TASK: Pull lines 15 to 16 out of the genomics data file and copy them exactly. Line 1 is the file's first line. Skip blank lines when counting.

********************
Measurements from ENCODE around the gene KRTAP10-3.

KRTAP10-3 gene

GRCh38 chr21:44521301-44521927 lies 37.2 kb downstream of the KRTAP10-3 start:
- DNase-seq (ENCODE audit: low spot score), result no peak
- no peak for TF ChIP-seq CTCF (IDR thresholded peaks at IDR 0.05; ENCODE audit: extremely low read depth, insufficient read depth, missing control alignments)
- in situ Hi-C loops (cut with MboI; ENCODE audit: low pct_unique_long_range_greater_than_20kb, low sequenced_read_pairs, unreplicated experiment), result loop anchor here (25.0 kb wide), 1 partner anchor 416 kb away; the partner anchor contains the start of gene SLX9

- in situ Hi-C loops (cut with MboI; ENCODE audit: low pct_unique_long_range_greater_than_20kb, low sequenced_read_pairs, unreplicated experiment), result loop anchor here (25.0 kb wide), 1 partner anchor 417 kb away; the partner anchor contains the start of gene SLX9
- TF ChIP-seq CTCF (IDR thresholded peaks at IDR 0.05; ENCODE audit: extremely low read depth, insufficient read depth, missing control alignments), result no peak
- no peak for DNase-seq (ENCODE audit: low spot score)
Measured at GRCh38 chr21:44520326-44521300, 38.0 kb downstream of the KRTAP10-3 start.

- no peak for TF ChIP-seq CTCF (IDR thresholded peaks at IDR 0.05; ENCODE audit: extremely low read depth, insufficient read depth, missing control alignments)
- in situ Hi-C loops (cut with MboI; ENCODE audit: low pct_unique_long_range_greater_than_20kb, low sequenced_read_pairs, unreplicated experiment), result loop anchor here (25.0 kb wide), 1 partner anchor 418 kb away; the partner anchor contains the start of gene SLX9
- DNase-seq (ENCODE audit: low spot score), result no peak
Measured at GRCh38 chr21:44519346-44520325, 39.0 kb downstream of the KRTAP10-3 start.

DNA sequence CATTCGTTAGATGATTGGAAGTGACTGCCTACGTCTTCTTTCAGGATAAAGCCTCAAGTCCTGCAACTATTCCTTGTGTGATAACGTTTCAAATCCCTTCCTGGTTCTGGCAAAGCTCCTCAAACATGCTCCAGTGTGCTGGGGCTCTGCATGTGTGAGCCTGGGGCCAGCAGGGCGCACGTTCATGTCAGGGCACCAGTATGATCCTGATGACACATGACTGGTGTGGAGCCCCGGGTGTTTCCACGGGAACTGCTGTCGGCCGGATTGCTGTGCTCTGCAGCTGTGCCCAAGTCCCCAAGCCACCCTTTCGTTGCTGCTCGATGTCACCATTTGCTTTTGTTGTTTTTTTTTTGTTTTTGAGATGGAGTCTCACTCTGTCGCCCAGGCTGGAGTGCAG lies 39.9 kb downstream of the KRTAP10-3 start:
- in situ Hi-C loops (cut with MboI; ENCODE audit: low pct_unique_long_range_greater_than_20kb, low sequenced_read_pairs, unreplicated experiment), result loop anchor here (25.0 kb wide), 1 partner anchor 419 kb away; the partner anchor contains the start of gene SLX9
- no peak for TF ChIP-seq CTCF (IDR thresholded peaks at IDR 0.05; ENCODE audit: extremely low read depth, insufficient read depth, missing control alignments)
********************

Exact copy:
DNA sequence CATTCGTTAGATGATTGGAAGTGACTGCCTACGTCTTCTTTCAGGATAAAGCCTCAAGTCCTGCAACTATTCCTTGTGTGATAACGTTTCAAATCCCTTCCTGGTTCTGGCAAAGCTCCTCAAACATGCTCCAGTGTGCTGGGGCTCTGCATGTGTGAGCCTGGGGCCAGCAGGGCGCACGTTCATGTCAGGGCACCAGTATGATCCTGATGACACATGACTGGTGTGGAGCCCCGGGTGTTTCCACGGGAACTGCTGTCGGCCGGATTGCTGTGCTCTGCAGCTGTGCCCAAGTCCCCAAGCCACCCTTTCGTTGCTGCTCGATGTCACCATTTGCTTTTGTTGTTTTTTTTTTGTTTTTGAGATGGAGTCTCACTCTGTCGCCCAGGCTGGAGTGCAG lies 39.9 kb downstream of the KRTAP10-3 start:
- in situ Hi-C loops (cut with MboI; ENCODE audit: low pct_unique_long_range_greater_than_20kb, low sequenced_read_pairs, unreplicated experiment), result loop anchor here (25.0 kb wide), 1 partner anchor 419 kb away; the partner anchor contains the start of gene SLX9